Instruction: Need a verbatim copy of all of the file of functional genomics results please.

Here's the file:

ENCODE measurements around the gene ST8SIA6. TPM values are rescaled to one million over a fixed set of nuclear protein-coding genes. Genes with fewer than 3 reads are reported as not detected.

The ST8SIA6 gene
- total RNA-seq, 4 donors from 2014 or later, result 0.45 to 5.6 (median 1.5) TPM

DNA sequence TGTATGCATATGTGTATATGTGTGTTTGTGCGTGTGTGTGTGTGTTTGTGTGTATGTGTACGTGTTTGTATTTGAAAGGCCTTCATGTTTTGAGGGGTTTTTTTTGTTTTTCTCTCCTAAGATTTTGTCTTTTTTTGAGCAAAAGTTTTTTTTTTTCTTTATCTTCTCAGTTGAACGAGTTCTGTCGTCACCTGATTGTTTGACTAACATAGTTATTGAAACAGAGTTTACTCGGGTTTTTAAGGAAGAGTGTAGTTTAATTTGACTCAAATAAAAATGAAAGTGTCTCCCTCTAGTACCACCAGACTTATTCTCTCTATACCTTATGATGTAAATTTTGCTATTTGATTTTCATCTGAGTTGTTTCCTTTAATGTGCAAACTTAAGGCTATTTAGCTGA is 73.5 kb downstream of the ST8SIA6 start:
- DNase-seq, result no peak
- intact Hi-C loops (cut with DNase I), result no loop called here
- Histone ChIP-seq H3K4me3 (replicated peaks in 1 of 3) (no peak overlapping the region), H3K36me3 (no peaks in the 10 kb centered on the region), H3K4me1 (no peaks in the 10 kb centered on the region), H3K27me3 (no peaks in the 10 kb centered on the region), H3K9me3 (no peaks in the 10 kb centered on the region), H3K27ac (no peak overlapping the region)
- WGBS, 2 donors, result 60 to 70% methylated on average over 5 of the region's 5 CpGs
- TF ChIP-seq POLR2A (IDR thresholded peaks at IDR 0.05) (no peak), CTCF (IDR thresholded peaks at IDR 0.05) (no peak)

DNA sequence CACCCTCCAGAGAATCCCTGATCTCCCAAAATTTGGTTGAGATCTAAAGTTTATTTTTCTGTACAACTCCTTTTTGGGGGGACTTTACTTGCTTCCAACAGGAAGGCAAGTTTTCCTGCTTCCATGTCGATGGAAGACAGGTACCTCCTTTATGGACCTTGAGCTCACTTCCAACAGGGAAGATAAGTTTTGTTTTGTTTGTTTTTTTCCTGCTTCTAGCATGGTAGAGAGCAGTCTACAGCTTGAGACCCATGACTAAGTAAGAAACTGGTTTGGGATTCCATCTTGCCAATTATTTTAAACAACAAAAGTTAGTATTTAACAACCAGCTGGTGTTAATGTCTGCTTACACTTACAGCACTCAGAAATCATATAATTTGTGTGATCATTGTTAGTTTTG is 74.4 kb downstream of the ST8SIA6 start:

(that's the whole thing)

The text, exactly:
ENCODE measurements around the gene ST8SIA6. TPM values are rescaled to one million over a fixed set of nuclear protein-coding genes. Genes with fewer than 3 reads are reported as not detected.

The ST8SIA6 gene
- total RNA-seq, 4 donors from 2014 or later, result 0.45 to 5.6 (median 1.5) TPM

DNA sequence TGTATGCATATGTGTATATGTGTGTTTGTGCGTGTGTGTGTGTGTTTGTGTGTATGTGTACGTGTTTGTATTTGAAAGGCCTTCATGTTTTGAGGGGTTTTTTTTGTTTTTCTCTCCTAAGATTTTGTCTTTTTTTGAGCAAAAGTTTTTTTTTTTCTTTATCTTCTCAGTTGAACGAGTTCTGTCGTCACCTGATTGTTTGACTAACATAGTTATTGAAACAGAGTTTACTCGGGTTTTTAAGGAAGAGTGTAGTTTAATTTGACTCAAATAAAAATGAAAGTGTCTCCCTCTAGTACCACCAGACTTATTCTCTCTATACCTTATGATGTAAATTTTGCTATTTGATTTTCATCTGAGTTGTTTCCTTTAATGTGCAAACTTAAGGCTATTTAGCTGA is 73.5 kb downstream of the ST8SIA6 start:
- DNase-seq, result no peak
- intact Hi-C loops (cut with DNase I), result no loop called here
- Histone ChIP-seq H3K4me3 (replicated peaks in 1 of 3) (no peak overlapping the region), H3K36me3 (no peaks in the 10 kb centered on the region), H3K4me1 (no peaks in the 10 kb centered on the region), H3K27me3 (no peaks in the 10 kb centered on the region), H3K9me3 (no peaks in the 10 kb centered on the region), H3K27ac (no peak overlapping the region)
- WGBS, 2 donors, result 60 to 70% methylated on average over 5 of the region's 5 CpGs
- TF ChIP-seq POLR2A (IDR thresholded peaks at IDR 0.05) (no peak), CTCF (IDR thresholded peaks at IDR 0.05) (no peak)

DNA sequence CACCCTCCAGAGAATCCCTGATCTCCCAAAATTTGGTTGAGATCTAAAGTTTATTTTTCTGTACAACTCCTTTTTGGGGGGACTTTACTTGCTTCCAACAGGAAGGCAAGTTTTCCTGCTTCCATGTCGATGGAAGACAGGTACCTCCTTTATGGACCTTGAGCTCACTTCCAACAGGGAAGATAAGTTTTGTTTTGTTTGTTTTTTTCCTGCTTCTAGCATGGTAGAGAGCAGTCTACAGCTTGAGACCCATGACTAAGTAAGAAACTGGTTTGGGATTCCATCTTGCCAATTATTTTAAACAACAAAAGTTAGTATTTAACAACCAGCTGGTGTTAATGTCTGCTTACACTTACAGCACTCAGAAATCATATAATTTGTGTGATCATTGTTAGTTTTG is 74.4 kb downstream of the ST8SIA6 start: